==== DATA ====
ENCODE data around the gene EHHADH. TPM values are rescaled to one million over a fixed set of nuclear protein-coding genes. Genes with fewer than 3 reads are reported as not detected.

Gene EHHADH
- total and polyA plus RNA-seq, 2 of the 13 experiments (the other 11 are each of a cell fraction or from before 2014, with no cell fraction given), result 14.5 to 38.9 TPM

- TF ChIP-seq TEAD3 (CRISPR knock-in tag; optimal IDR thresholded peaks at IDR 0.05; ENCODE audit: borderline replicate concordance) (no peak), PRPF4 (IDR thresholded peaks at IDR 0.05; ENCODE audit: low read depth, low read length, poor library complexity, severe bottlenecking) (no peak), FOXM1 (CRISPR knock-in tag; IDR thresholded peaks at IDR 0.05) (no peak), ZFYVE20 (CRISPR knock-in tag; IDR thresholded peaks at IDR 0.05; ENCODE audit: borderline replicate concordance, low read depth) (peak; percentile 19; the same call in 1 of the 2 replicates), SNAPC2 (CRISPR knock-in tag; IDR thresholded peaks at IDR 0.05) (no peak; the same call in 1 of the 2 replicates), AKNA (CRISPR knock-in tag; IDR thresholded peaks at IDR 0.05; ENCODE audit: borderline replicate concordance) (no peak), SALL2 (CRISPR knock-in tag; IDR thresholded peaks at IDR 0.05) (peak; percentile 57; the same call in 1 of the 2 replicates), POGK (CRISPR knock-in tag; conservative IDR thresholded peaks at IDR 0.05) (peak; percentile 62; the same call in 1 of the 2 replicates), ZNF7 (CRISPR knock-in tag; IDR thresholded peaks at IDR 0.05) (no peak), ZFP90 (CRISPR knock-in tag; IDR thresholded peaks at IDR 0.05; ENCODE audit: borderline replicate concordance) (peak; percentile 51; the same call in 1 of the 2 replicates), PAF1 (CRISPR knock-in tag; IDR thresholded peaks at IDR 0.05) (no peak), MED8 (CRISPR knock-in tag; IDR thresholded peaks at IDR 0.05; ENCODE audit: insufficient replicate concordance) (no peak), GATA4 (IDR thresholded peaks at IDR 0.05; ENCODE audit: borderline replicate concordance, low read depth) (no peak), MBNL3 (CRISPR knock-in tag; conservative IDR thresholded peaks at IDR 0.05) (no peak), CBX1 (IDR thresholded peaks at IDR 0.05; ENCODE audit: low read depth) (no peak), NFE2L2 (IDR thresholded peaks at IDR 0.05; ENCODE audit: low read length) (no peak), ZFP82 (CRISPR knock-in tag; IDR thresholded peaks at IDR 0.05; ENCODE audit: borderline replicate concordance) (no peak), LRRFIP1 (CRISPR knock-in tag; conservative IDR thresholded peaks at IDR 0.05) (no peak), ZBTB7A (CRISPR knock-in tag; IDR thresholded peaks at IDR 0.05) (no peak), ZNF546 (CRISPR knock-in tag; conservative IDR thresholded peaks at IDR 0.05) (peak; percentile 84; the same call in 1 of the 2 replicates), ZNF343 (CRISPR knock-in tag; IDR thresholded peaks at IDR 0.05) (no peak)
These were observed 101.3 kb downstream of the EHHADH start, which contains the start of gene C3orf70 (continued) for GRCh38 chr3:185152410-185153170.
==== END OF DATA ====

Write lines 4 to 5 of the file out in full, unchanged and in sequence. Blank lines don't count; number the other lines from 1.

- TF ChIP-seq TEAD3 (CRISPR knock-in tag; optimal IDR thresholded peaks at IDR 0.05; ENCODE audit: borderline replicate concordance) (no peak), PRPF4 (IDR thresholded peaks at IDR 0.05; ENCODE audit: low read depth, low read length, poor library complexity, severe bottlenecking) (no peak), FOXM1 (CRISPR knock-in tag; IDR thresholded peaks at IDR 0.05) (no peak), ZFYVE20 (CRISPR knock-in tag; IDR thresholded peaks at IDR 0.05; ENCODE audit: borderline replicate concordance, low read depth) (peak; percentile 19; the same call in 1 of the 2 replicates), SNAPC2 (CRISPR knock-in tag; IDR thresholded peaks at IDR 0.05) (no peak; the same call in 1 of the 2 replicates), AKNA (CRISPR knock-in tag; IDR thresholded peaks at IDR 0.05; ENCODE audit: borderline replicate concordance) (no peak), SALL2 (CRISPR knock-in tag; IDR thresholded peaks at IDR 0.05) (peak; percentile 57; the same call in 1 of the 2 replicates), POGK (CRISPR knock-in tag; conservative IDR thresholded peaks at IDR 0.05) (peak; percentile 62; the same call in 1 of the 2 replicates), ZNF7 (CRISPR knock-in tag; IDR thresholded peaks at IDR 0.05) (no peak), ZFP90 (CRISPR knock-in tag; IDR thresholded peaks at IDR 0.05; ENCODE audit: borderline replicate concordance) (peak; percentile 51; the same call in 1 of the 2 replicates), PAF1 (CRISPR knock-in tag; IDR thresholded peaks at IDR 0.05) (no peak), MED8 (CRISPR knock-in tag; IDR thresholded peaks at IDR 0.05; ENCODE audit: insufficient replicate concordance) (no peak), GATA4 (IDR thresholded peaks at IDR 0.05; ENCODE audit: borderline replicate concordance, low read depth) (no peak), MBNL3 (CRISPR knock-in tag; conservative IDR thresholded peaks at IDR 0.05) (no peak), CBX1 (IDR thresholded peaks at IDR 0.05; ENCODE audit: low read depth) (no peak), NFE2L2 (IDR thresholded peaks at IDR 0.05; ENCODE audit: low read length) (no peak), ZFP82 (CRISPR knock-in tag; IDR thresholded peaks at IDR 0.05; ENCODE audit: borderline replicate concordance) (no peak), LRRFIP1 (CRISPR knock-in tag; conservative IDR thresholded peaks at IDR 0.05) (no peak), ZBTB7A (CRISPR knock-in tag; IDR thresholded peaks at IDR 0.05) (no peak), ZNF546 (CRISPR knock-in tag; conservative IDR thresholded peaks at IDR 0.05) (peak; percentile 84; the same call in 1 of the 2 replicates), ZNF343 (CRISPR knock-in tag; IDR thresholded peaks at IDR 0.05) (no peak)
These were observed 101.3 kb downstream of the EHHADH start, which contains the start of gene C3orf70 (continued) for GRCh38 chr3:185152410-185153170.